Wednesday, February 21, 2007

More Debate Footage

Footage from the 2002 gubernatorial debate between Mitt Romney and Shannon O'Brien made the rounds yesterday.

Kathryn Jean Lopez at the Corner says "This certainly isn't going to be Romney's week among the blogospheric chattering class... Not new, but doesn't help to watch." In response, the Politico reports that Romney's campaign is trying a new tack on abortion this week, attacking McCain's position by accusing him of "ducking" the issue. The National Review's Lopez criticizes the tactic saying "They are legitimate questions to be asking. But I'm not sure Romney's camp is in a convincingly credible position to be asking them at the moment."

On the press that Romney is receiving, even among conservative circles, the National Review's Rich Lowry says a friend recently pointed out that "Romney is the victim of the rules changing. It used to be that it was expected that Republicans would become more conservative when they ran for the nomination, and conservatives would welcome it. But Romney has changed on so much so recently, in the age of YouTube and especially against the back-drop of the recent assault on Kerry's flip-flops, that he's getting hammered."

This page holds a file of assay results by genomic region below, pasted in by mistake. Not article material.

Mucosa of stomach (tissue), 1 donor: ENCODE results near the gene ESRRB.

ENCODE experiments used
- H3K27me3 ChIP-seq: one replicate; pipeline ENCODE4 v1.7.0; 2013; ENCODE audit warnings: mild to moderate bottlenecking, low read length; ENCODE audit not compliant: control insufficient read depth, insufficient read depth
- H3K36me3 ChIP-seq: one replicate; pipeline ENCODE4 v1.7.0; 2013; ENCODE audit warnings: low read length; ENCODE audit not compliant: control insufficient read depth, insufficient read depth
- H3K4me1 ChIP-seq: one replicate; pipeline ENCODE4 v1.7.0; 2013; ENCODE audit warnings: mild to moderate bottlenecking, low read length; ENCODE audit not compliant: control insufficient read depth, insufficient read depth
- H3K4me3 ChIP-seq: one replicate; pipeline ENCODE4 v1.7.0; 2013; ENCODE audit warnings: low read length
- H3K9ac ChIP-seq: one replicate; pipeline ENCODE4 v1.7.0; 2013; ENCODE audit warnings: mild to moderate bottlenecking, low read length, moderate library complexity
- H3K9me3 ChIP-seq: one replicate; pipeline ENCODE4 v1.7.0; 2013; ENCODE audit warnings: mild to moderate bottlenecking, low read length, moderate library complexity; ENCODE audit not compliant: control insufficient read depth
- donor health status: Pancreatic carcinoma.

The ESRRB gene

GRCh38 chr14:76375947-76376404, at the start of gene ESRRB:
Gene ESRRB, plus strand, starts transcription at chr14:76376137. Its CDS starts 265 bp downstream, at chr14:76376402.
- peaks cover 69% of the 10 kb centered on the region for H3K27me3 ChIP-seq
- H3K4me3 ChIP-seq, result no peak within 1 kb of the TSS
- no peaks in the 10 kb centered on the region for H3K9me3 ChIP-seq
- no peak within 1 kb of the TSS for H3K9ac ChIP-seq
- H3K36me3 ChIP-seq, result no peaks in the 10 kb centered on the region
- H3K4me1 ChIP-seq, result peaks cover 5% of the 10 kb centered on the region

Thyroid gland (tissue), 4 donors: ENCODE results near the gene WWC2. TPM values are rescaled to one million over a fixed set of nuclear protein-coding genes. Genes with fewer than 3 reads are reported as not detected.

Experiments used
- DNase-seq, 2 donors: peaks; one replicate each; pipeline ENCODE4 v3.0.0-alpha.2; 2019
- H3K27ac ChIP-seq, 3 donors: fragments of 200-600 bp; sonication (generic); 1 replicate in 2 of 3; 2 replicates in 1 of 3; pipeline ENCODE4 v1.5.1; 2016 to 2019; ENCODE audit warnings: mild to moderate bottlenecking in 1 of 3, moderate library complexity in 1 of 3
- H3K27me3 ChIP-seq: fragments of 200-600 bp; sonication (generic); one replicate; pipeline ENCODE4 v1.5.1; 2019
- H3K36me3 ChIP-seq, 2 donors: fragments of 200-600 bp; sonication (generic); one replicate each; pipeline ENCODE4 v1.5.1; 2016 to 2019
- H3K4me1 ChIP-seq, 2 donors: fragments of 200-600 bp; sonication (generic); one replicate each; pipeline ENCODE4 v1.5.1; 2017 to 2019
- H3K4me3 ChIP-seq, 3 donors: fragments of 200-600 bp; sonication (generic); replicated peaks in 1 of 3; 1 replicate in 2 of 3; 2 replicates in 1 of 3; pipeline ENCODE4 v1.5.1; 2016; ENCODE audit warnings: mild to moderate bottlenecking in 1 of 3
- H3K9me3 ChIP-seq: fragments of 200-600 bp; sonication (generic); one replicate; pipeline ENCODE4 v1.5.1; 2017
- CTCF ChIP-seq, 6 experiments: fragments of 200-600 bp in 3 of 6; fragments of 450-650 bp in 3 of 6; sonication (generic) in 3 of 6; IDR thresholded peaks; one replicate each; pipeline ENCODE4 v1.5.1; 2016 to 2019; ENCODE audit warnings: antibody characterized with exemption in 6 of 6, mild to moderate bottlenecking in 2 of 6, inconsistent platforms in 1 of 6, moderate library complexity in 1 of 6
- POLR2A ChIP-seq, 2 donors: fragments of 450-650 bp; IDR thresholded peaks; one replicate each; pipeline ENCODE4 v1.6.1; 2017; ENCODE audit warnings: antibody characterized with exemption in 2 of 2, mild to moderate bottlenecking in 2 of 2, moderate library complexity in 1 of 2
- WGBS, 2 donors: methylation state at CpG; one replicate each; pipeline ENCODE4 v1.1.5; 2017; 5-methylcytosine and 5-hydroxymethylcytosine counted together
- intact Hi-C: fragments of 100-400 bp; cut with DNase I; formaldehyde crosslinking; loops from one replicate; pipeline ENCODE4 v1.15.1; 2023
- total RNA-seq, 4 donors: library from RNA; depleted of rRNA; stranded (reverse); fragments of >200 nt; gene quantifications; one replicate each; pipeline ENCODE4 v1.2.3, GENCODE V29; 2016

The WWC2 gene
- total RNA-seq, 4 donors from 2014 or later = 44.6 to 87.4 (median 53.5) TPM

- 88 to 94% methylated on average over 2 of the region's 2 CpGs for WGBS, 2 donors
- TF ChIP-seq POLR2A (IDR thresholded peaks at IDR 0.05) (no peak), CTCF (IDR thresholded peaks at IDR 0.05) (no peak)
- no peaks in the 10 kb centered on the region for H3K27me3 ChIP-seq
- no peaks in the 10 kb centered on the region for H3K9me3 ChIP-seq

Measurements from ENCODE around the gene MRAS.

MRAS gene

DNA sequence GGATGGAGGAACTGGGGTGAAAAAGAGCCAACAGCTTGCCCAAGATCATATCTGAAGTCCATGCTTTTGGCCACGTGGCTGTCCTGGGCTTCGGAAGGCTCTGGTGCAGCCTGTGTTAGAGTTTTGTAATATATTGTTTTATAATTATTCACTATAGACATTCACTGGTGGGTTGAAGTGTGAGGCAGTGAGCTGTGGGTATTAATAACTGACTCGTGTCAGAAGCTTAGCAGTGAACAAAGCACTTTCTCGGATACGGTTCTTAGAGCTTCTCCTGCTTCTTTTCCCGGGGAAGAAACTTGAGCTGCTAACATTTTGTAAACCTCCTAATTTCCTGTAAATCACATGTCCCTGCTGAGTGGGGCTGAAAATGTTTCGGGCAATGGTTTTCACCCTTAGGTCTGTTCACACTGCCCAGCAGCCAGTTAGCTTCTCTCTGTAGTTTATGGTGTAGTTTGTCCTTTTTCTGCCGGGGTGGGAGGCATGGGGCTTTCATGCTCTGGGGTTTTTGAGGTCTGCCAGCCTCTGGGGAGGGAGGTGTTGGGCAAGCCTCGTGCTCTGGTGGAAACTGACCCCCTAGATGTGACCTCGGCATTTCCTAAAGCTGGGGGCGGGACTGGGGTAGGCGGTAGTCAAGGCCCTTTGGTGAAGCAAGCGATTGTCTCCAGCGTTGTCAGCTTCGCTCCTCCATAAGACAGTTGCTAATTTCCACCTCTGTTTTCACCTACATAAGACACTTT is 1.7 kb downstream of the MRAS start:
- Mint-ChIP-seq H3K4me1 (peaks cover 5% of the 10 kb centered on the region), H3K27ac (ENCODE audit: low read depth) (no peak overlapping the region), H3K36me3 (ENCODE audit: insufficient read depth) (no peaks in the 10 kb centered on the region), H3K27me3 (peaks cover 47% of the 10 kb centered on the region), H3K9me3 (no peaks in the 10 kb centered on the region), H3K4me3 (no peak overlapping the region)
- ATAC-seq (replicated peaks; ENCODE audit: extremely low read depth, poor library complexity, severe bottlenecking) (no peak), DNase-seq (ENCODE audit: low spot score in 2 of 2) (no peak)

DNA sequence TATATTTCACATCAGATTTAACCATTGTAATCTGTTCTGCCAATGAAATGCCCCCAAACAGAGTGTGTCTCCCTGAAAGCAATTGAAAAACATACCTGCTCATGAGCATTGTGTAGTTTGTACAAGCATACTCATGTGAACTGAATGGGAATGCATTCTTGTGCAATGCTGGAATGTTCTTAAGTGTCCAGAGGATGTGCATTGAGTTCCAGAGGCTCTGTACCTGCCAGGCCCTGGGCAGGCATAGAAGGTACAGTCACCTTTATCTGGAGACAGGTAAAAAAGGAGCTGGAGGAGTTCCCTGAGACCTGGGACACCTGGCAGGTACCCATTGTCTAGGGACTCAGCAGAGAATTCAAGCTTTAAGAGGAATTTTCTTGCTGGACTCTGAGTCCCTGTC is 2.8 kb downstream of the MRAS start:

Thoughts?

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4 Comments:

Blogger Michael said...

Romney's personal views have always been consistent. His political views shifted over time to be in line with his personal view.

I did notice in the clip that Romney did not want to be labeled as pro-choice, probably because he did not hold those views personally. Rather he said he would protect a woman's right to choose, and would not change the laws of the state. Despite his shift in political views, he held true to that promise.